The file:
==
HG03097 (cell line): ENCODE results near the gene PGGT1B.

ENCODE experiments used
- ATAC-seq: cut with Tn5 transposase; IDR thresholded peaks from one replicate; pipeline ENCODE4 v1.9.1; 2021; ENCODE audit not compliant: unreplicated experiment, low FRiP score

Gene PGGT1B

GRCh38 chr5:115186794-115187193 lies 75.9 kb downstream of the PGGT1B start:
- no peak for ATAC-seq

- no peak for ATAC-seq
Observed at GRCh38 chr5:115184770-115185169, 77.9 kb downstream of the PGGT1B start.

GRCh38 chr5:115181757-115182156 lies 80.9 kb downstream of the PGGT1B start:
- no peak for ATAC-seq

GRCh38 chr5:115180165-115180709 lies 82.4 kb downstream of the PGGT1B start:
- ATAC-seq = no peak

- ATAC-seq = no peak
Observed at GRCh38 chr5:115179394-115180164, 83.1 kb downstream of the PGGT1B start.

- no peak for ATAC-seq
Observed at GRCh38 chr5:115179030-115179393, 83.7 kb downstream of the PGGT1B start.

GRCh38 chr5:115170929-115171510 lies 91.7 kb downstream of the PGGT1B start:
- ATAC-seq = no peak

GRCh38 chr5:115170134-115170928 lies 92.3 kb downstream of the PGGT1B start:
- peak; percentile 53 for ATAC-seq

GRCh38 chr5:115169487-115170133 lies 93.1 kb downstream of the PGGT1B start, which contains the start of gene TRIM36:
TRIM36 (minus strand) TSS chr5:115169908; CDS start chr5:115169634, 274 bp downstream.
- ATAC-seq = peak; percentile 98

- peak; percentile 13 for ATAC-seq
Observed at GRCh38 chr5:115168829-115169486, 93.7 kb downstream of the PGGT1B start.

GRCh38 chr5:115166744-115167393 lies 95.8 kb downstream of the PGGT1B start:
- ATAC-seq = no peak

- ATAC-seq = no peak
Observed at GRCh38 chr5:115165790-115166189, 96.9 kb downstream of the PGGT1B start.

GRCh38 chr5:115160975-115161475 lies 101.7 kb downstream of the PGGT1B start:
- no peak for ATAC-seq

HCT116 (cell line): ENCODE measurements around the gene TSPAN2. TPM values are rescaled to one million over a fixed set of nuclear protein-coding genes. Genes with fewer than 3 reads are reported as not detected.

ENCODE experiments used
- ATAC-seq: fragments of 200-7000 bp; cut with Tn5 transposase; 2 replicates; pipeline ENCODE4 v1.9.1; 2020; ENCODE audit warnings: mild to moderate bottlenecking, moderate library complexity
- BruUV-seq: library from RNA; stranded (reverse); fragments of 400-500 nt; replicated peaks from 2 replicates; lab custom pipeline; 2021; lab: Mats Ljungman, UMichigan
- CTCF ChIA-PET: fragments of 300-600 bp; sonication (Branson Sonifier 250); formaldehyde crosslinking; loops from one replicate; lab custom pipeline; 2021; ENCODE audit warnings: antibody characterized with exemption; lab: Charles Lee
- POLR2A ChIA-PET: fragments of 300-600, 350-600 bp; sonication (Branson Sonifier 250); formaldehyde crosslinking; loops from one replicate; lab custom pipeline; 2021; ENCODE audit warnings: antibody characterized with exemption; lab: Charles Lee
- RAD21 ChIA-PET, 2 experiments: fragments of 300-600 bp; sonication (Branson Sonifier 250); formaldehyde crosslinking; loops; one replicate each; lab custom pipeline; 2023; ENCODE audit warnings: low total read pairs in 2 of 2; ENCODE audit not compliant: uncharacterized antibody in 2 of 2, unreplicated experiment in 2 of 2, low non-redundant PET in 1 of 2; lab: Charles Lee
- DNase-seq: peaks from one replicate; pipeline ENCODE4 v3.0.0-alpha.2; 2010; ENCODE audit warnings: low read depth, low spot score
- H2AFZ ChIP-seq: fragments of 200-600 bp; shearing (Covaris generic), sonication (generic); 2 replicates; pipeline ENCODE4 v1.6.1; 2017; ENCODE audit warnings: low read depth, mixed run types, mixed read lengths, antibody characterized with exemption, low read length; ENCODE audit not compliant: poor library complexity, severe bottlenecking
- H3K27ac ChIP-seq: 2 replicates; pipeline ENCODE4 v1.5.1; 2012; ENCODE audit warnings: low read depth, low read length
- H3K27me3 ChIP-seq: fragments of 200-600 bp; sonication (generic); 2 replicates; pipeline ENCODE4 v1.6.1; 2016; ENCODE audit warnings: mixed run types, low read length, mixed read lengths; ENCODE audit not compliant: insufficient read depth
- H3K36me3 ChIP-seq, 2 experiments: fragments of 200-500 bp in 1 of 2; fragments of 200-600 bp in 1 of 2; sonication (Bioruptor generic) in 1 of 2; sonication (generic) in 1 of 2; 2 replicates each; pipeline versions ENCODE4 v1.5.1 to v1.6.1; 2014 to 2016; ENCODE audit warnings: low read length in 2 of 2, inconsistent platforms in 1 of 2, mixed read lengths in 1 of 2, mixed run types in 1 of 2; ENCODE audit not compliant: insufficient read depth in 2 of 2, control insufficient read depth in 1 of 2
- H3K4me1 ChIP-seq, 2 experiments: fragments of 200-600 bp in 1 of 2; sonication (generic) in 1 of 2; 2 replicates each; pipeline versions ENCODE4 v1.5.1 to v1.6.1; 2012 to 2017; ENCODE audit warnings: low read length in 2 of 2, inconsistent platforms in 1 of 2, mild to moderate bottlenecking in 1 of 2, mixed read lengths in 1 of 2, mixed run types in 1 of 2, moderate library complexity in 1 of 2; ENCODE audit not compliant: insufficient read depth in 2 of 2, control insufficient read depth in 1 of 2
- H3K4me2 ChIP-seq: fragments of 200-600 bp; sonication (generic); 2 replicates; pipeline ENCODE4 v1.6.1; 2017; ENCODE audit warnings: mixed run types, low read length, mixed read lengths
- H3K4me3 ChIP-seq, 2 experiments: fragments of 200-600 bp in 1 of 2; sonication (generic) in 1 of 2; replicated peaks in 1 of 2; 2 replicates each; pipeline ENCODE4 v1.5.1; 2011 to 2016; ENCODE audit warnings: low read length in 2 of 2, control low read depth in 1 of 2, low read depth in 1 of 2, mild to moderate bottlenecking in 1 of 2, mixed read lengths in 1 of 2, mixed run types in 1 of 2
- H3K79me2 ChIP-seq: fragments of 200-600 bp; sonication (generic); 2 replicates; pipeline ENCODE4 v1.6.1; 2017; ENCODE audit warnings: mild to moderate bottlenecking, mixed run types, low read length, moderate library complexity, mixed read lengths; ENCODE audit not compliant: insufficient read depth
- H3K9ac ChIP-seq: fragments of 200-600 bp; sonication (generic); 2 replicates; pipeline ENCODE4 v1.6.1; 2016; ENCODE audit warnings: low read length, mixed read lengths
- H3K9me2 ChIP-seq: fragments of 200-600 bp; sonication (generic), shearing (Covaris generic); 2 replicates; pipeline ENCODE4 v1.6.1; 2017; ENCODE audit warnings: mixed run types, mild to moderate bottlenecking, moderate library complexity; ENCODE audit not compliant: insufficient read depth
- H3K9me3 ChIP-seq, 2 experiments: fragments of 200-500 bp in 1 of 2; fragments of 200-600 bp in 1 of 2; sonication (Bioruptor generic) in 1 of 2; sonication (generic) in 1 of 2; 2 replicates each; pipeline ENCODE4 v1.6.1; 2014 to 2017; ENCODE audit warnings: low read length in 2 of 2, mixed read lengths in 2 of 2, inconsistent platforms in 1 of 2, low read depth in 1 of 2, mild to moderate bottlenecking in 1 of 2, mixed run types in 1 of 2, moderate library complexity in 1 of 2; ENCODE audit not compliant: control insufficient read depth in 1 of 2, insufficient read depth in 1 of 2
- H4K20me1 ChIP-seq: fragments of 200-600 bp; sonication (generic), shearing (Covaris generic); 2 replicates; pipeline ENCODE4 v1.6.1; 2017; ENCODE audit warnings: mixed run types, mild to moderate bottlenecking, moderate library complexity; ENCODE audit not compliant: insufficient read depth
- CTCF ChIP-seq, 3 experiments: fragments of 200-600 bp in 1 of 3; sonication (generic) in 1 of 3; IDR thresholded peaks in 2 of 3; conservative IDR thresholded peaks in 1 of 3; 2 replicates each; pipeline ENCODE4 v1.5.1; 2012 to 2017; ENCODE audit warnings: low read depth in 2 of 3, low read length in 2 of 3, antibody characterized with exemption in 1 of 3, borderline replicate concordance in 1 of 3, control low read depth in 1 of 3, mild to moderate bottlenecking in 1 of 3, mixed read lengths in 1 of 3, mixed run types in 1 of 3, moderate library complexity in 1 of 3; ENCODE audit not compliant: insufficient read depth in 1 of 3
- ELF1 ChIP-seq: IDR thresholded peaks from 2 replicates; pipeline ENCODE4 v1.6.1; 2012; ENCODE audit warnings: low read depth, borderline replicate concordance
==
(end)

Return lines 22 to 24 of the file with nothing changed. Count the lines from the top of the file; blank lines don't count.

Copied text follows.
TRIM36 (minus strand) TSS chr5:115169908; CDS start chr5:115169634, 274 bp downstream.
- ATAC-seq = peak; percentile 98

- peak; percentile 13 for ATAC-seq